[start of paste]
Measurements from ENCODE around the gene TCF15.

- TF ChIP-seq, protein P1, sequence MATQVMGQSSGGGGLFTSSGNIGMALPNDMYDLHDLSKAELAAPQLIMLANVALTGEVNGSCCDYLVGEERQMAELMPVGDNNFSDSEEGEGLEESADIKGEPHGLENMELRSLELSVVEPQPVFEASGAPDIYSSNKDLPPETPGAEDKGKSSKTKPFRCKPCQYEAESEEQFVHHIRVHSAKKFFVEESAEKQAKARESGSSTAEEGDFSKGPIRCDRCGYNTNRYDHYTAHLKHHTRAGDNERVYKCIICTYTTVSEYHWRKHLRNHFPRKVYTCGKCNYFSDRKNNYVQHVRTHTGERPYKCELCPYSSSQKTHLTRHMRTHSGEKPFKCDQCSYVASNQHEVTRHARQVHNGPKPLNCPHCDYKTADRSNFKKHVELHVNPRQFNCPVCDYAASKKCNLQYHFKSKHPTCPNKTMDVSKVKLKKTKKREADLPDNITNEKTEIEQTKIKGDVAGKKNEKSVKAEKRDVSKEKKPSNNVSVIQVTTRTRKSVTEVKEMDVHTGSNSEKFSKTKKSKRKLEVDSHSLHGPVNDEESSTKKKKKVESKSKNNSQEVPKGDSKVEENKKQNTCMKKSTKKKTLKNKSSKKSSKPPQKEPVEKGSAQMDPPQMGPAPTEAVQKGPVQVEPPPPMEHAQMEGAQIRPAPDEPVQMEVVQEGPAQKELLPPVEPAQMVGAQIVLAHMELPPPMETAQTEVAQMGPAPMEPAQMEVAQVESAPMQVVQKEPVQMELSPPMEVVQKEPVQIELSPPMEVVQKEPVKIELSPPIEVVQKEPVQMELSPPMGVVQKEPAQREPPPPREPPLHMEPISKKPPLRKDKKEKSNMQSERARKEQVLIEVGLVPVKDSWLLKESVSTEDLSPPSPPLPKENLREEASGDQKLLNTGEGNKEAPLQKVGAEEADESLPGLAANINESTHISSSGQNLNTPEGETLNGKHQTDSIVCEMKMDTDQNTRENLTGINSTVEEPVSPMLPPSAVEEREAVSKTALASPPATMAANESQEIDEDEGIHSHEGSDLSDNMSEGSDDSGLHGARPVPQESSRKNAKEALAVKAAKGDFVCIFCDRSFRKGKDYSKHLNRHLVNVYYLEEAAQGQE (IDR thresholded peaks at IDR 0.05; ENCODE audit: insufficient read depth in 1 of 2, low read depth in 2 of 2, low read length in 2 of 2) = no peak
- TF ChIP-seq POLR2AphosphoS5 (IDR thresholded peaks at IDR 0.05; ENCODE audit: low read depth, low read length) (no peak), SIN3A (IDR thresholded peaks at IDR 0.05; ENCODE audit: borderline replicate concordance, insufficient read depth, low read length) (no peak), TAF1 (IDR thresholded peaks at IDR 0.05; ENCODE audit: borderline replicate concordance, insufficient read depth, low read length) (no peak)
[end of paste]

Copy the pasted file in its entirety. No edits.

Measurements from ENCODE around the gene TCF15.

- TF ChIP-seq, protein P1, sequence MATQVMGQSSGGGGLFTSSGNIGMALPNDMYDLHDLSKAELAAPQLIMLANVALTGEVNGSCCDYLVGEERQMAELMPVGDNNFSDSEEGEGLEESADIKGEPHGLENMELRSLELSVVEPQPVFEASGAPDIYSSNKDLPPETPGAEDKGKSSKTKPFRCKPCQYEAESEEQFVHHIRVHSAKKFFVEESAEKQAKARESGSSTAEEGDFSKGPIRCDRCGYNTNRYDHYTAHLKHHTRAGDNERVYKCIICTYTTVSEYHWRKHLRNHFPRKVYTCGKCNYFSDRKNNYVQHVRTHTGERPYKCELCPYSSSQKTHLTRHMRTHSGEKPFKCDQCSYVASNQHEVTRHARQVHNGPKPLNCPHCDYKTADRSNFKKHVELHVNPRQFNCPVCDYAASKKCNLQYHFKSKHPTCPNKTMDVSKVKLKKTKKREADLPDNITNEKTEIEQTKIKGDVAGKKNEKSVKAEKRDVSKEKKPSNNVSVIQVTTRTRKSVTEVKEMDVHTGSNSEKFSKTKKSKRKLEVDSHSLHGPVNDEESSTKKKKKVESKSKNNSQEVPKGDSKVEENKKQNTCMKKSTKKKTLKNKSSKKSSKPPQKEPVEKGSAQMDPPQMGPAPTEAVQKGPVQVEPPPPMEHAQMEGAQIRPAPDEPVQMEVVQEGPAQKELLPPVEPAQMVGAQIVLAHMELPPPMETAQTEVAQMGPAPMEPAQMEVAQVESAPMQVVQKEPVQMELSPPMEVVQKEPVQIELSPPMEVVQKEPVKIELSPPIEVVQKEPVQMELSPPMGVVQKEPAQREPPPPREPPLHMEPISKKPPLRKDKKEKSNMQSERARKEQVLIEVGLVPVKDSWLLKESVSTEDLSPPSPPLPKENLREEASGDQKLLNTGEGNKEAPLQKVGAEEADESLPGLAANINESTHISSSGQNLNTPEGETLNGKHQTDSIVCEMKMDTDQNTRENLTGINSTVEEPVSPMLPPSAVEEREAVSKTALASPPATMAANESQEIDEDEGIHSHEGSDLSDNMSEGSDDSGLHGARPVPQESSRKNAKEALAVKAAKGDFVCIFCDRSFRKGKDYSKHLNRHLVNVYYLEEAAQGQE (IDR thresholded peaks at IDR 0.05; ENCODE audit: insufficient read depth in 1 of 2, low read depth in 2 of 2, low read length in 2 of 2) = no peak
- TF ChIP-seq POLR2AphosphoS5 (IDR thresholded peaks at IDR 0.05; ENCODE audit: low read depth, low read length) (no peak), SIN3A (IDR thresholded peaks at IDR 0.05; ENCODE audit: borderline replicate concordance, insufficient read depth, low read length) (no peak), TAF1 (IDR thresholded peaks at IDR 0.05; ENCODE audit: borderline replicate concordance, insufficient read depth, low read length) (no peak)